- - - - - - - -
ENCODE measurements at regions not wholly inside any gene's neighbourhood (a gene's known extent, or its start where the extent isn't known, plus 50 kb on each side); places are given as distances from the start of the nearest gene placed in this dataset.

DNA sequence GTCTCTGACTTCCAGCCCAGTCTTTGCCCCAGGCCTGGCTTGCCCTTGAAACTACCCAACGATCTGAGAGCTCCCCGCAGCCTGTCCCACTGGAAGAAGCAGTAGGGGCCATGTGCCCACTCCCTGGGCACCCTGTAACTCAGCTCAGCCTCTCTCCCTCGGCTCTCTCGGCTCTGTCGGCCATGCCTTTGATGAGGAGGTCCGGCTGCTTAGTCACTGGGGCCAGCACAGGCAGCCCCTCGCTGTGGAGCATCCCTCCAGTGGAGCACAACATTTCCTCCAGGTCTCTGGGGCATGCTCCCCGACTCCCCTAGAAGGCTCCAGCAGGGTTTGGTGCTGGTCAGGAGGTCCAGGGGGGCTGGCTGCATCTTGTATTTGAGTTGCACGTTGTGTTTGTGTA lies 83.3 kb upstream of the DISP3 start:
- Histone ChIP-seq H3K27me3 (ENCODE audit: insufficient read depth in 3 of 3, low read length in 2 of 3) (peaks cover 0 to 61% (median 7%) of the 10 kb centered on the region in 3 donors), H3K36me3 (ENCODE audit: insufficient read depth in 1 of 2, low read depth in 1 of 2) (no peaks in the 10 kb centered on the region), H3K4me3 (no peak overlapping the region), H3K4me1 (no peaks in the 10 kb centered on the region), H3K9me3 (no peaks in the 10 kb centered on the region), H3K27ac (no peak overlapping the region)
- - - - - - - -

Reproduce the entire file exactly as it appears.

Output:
ENCODE measurements at regions not wholly inside any gene's neighbourhood (a gene's known extent, or its start where the extent isn't known, plus 50 kb on each side); places are given as distances from the start of the nearest gene placed in this dataset.

DNA sequence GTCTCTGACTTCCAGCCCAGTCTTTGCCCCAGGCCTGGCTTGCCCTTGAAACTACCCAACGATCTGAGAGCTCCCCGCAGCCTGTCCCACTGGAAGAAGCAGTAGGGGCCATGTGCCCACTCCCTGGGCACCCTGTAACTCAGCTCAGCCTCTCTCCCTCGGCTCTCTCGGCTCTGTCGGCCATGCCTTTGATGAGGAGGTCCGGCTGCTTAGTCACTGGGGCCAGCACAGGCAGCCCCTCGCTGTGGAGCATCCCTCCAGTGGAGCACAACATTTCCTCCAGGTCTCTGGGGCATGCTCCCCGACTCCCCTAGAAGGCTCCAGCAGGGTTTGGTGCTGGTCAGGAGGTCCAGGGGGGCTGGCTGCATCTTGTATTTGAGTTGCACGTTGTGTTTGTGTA lies 83.3 kb upstream of the DISP3 start:
- Histone ChIP-seq H3K27me3 (ENCODE audit: insufficient read depth in 3 of 3, low read length in 2 of 3) (peaks cover 0 to 61% (median 7%) of the 10 kb centered on the region in 3 donors), H3K36me3 (ENCODE audit: insufficient read depth in 1 of 2, low read depth in 1 of 2) (no peaks in the 10 kb centered on the region), H3K4me3 (no peak overlapping the region), H3K4me1 (no peaks in the 10 kb centered on the region), H3K9me3 (no peaks in the 10 kb centered on the region), H3K27ac (no peak overlapping the region)